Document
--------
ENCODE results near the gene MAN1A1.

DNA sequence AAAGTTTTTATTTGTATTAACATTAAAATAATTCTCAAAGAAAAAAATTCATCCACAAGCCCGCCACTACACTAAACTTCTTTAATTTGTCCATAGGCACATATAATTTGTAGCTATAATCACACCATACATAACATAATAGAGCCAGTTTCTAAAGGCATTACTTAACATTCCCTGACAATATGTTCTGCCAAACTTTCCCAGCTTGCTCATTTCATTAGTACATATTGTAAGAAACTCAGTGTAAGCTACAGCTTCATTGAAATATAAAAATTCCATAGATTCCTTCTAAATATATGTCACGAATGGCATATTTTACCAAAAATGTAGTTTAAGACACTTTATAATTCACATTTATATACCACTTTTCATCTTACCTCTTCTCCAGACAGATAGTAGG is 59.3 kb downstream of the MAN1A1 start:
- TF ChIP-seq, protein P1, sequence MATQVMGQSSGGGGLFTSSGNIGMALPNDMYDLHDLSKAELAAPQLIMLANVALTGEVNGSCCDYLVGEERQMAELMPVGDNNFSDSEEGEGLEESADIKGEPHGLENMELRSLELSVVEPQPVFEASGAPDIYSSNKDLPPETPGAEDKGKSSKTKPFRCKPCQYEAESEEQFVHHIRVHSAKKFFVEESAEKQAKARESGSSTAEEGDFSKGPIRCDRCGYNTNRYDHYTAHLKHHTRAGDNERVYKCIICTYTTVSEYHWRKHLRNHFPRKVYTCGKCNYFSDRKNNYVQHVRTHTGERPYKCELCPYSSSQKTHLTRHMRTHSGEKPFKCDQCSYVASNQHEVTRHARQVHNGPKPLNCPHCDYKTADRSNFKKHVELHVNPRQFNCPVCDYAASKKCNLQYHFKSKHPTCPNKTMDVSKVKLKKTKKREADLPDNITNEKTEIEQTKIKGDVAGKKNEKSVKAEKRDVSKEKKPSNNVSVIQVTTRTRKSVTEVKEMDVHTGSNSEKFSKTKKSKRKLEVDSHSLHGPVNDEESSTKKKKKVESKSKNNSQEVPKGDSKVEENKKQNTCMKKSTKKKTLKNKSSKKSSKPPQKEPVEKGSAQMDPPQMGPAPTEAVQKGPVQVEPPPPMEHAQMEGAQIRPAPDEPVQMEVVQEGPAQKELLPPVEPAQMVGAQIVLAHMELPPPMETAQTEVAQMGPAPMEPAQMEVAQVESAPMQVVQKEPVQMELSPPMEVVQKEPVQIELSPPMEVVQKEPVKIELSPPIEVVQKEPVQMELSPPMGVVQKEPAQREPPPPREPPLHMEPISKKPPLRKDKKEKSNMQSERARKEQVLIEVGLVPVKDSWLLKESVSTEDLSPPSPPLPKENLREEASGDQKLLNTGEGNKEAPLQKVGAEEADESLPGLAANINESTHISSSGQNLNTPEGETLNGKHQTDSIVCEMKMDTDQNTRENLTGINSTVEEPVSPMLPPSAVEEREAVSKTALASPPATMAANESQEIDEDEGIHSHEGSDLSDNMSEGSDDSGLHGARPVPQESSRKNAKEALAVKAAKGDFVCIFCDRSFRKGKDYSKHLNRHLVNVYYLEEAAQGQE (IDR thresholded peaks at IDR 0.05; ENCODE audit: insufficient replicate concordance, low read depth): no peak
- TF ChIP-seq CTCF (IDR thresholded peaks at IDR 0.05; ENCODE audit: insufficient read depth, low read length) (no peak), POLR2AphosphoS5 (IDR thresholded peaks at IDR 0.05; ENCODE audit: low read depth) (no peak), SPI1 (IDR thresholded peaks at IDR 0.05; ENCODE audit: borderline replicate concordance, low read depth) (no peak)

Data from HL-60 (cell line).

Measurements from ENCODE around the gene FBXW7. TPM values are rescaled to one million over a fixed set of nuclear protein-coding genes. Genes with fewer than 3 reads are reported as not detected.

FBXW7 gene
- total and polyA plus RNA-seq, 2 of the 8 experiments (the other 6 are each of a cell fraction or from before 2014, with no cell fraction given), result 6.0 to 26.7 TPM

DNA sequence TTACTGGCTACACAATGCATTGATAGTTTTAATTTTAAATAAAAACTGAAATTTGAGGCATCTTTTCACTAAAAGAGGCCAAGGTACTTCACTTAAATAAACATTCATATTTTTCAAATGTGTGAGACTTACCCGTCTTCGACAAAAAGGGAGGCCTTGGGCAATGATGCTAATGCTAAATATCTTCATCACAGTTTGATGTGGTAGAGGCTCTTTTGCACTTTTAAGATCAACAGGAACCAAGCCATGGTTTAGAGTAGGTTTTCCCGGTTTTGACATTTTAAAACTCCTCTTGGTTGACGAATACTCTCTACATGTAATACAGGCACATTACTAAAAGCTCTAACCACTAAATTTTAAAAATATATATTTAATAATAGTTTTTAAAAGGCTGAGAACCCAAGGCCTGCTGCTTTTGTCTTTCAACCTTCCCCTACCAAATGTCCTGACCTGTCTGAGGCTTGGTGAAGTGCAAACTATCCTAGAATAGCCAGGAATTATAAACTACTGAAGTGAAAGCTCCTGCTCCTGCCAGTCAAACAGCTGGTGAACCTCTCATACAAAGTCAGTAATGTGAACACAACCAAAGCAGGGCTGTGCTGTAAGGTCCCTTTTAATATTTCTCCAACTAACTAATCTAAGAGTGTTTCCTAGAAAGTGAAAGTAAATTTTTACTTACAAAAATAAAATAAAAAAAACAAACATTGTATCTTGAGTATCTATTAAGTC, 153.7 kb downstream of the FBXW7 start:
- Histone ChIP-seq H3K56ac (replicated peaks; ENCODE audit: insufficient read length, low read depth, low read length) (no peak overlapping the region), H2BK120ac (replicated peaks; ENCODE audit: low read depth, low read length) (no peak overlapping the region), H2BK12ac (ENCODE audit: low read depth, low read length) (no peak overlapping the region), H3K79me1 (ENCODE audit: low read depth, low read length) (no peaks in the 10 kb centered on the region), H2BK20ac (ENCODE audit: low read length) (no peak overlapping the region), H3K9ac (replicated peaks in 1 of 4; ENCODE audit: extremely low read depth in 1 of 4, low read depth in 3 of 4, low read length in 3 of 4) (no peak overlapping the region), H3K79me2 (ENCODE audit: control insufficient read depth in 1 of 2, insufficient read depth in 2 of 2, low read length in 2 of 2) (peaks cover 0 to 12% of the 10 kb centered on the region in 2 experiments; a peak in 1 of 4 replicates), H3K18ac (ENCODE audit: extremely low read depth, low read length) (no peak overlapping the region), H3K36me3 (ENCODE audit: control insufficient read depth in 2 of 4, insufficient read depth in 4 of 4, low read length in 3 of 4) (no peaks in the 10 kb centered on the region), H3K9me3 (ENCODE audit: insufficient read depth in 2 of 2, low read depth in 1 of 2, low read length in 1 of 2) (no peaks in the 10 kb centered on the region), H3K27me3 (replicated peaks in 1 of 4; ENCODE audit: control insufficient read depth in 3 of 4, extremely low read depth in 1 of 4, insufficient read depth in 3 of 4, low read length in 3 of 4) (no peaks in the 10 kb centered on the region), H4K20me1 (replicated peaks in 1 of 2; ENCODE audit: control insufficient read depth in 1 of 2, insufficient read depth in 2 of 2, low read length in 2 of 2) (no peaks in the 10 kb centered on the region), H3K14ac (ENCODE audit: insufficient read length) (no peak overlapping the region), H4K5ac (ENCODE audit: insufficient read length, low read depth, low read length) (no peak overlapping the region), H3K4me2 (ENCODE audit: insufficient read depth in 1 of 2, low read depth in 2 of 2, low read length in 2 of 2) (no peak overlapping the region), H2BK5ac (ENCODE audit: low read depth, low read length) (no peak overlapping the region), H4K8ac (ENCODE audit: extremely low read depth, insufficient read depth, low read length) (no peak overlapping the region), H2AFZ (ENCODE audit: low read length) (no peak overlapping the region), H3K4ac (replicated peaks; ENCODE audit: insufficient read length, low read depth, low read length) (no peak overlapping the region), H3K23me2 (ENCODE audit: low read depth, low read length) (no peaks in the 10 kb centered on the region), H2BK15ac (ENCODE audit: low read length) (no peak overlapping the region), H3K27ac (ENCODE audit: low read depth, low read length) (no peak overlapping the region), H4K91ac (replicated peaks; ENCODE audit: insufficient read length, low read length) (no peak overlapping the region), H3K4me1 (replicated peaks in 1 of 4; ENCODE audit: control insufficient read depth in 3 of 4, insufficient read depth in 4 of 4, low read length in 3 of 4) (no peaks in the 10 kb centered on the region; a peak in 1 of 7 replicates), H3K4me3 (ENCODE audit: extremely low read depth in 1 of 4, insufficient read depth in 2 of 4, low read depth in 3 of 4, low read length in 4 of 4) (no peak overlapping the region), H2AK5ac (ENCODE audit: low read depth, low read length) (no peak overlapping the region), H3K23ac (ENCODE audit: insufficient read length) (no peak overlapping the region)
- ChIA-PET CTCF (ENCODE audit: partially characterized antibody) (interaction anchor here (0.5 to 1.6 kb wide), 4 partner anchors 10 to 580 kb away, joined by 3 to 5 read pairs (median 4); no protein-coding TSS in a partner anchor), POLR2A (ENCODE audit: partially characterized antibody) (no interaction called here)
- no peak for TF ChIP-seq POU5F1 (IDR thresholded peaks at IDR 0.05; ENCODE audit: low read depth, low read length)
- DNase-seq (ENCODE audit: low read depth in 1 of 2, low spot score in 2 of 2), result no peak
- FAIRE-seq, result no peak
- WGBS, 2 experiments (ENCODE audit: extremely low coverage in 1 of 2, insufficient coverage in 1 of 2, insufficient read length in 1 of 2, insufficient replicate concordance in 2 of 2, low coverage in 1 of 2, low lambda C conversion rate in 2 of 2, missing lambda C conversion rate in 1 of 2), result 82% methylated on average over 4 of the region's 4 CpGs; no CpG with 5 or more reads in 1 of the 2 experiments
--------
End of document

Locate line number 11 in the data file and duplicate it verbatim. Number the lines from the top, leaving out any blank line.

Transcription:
- ChIA-PET CTCF (ENCODE audit: partially characterized antibody) (interaction anchor here (0.5 to 1.6 kb wide), 4 partner anchors 10 to 580 kb away, joined by 3 to 5 read pairs (median 4); no protein-coding TSS in a partner anchor), POLR2A (ENCODE audit: partially characterized antibody) (no interaction called here)